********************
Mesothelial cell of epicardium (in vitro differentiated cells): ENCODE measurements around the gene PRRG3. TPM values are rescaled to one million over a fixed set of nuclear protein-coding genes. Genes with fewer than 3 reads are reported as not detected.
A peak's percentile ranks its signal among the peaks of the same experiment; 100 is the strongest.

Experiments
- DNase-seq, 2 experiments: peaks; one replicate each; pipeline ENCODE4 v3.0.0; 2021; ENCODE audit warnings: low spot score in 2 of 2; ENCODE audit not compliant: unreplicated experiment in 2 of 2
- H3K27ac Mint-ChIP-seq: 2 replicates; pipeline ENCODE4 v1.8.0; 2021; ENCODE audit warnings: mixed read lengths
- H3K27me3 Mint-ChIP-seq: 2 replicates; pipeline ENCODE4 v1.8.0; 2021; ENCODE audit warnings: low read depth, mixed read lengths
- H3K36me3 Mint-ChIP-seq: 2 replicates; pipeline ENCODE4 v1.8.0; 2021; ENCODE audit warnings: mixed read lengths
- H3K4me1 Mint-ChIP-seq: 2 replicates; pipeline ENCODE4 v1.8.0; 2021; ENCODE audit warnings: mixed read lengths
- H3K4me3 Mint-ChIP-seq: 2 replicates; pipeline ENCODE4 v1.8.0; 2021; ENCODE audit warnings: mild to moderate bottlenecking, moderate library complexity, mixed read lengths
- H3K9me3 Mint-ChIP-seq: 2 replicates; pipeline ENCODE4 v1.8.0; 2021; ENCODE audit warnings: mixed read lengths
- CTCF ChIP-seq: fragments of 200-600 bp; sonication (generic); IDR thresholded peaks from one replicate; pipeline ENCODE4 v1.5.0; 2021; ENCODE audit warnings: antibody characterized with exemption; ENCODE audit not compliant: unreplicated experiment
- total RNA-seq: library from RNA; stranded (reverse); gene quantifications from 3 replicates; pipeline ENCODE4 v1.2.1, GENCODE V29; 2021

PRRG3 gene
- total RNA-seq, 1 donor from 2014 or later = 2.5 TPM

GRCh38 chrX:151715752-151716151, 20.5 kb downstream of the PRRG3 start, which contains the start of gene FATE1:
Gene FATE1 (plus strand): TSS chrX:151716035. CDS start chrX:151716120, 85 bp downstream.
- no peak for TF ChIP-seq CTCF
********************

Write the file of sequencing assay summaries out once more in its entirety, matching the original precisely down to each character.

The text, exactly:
Mesothelial cell of epicardium (in vitro differentiated cells): ENCODE measurements around the gene PRRG3. TPM values are rescaled to one million over a fixed set of nuclear protein-coding genes. Genes with fewer than 3 reads are reported as not detected.
A peak's percentile ranks its signal among the peaks of the same experiment; 100 is the strongest.

Experiments
- DNase-seq, 2 experiments: peaks; one replicate each; pipeline ENCODE4 v3.0.0; 2021; ENCODE audit warnings: low spot score in 2 of 2; ENCODE audit not compliant: unreplicated experiment in 2 of 2
- H3K27ac Mint-ChIP-seq: 2 replicates; pipeline ENCODE4 v1.8.0; 2021; ENCODE audit warnings: mixed read lengths
- H3K27me3 Mint-ChIP-seq: 2 replicates; pipeline ENCODE4 v1.8.0; 2021; ENCODE audit warnings: low read depth, mixed read lengths
- H3K36me3 Mint-ChIP-seq: 2 replicates; pipeline ENCODE4 v1.8.0; 2021; ENCODE audit warnings: mixed read lengths
- H3K4me1 Mint-ChIP-seq: 2 replicates; pipeline ENCODE4 v1.8.0; 2021; ENCODE audit warnings: mixed read lengths
- H3K4me3 Mint-ChIP-seq: 2 replicates; pipeline ENCODE4 v1.8.0; 2021; ENCODE audit warnings: mild to moderate bottlenecking, moderate library complexity, mixed read lengths
- H3K9me3 Mint-ChIP-seq: 2 replicates; pipeline ENCODE4 v1.8.0; 2021; ENCODE audit warnings: mixed read lengths
- CTCF ChIP-seq: fragments of 200-600 bp; sonication (generic); IDR thresholded peaks from one replicate; pipeline ENCODE4 v1.5.0; 2021; ENCODE audit warnings: antibody characterized with exemption; ENCODE audit not compliant: unreplicated experiment
- total RNA-seq: library from RNA; stranded (reverse); gene quantifications from 3 replicates; pipeline ENCODE4 v1.2.1, GENCODE V29; 2021

PRRG3 gene
- total RNA-seq, 1 donor from 2014 or later = 2.5 TPM

GRCh38 chrX:151715752-151716151, 20.5 kb downstream of the PRRG3 start, which contains the start of gene FATE1:
Gene FATE1 (plus strand): TSS chrX:151716035. CDS start chrX:151716120, 85 bp downstream.
- no peak for TF ChIP-seq CTCF